WW Rostow is a pioneer of stages of economic growth and modern development approach that is also known as a modernisation approach. The well-known Rostow’s five stages of growth are explained in terms of traditional society, transition, take-off, maturity and mass consumption. In today’s unequally divided society, a big chunk of the global population are struggling in the traditional stage (agricultural society) and some in the affluent society are enjoying in mass consumption stage. The basic principle of this approach is, an economy can pass through the five stages from traditional to mass consumption as a process of industrialisation of agriculture and massive urbanisation.
While describing the stages, it seems, the important aspects of sustainable development that is eco-system were missing. Due to what, the approach was challenged by the report of the Brundtland Commission, which has underlined the importance of sustainable development by preserving natural resources to regenerate the power of the ecosystem. That is conceptualised that “…the ‘environment’ is where we live, and ‘development’ is what we all do in attempting to improve our lot within that abode. The two are inseparable.” Similarly, the commission focused its attention on the areas of population, food security, the loss of species and genetic resources, energy, industry, and human settlements – realizing that all of these are connected and cannot be treated in isolation one from another”. The report highlighted that “sustainable development is the kind of development that meets the needs of the present without compromising the ability of future generations to meet their own needs.”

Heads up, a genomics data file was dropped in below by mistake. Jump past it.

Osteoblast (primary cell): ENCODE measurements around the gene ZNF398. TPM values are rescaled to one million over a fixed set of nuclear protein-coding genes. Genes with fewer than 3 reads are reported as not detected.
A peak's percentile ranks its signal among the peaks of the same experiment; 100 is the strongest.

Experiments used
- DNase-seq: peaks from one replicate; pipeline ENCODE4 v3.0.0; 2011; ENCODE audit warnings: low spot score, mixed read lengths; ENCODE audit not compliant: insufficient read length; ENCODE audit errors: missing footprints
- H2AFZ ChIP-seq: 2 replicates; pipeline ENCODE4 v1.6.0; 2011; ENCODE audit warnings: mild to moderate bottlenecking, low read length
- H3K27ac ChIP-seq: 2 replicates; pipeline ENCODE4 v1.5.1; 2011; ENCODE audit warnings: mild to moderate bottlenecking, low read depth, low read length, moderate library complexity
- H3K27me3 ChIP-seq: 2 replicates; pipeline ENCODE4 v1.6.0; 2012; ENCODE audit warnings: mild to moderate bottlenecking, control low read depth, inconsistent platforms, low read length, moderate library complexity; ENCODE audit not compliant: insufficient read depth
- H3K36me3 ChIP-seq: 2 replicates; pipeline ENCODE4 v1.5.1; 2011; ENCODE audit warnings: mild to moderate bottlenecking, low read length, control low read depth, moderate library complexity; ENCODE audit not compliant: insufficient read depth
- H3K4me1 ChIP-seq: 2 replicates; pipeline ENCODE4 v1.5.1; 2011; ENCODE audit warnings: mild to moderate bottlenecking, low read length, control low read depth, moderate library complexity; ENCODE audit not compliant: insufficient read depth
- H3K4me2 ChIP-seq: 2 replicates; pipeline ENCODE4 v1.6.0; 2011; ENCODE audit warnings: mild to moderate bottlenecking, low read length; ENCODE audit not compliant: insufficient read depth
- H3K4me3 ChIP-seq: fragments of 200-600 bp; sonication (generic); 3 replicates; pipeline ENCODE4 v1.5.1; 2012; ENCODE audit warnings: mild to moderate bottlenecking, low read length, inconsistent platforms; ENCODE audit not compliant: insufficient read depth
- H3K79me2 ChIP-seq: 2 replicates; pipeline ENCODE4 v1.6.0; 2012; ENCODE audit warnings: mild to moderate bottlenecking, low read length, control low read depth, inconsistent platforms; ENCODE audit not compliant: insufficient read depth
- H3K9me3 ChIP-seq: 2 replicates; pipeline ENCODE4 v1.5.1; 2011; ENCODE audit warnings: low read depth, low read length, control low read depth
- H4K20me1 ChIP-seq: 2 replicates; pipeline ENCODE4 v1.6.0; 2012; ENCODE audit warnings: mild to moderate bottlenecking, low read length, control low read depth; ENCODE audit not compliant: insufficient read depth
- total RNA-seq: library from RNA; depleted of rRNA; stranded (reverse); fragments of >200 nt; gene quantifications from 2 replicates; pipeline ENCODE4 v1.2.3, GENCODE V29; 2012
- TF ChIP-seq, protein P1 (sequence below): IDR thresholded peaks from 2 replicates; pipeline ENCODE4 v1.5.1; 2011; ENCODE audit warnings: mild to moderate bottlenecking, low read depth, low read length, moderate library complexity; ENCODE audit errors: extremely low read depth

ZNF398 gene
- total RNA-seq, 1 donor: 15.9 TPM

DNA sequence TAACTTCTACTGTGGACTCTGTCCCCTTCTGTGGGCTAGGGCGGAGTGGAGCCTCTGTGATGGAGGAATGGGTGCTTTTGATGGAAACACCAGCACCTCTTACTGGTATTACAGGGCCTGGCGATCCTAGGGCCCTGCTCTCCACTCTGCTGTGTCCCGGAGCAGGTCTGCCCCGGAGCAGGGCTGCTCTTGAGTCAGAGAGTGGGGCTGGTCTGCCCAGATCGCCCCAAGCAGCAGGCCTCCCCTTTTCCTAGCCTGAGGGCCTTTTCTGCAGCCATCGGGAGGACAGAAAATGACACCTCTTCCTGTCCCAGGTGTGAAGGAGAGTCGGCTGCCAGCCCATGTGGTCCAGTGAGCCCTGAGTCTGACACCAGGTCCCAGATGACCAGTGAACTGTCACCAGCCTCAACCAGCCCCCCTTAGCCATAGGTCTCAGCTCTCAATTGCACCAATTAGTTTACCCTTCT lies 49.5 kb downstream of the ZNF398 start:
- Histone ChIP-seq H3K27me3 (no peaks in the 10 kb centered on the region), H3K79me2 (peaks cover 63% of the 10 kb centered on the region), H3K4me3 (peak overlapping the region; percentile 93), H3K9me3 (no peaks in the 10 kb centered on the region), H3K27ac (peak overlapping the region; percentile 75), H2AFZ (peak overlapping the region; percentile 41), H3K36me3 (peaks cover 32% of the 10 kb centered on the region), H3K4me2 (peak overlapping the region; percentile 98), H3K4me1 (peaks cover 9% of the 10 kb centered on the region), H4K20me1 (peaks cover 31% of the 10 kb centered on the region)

However, in contrast, I have shared a YouTube video about the true story of megacities how they are suffering from the development approach. Please watch the story-
The development we designed and achieved yesterday shocking us how to cope with the stress and risks associated. We have been facing massive problems such as inequality, climate severity, migration and population messed up. Those problems are entangled in our society with health, education, poverty, transportation and so on. So, it is bizarre that, according to the video clips, “the inefficient development approach of urbanisation and industrialisation where fleets of water tanks drive to deliver water house to house that is an expensive way to live in the mega cities. And, low-income families have to spend 10 per cent of their monthly income for just ten gallons of water per person per day.” The land has encroached, water has been depleted and the environment has been polluted! And the humanity has been pushed to the bank leaving limited alternatives.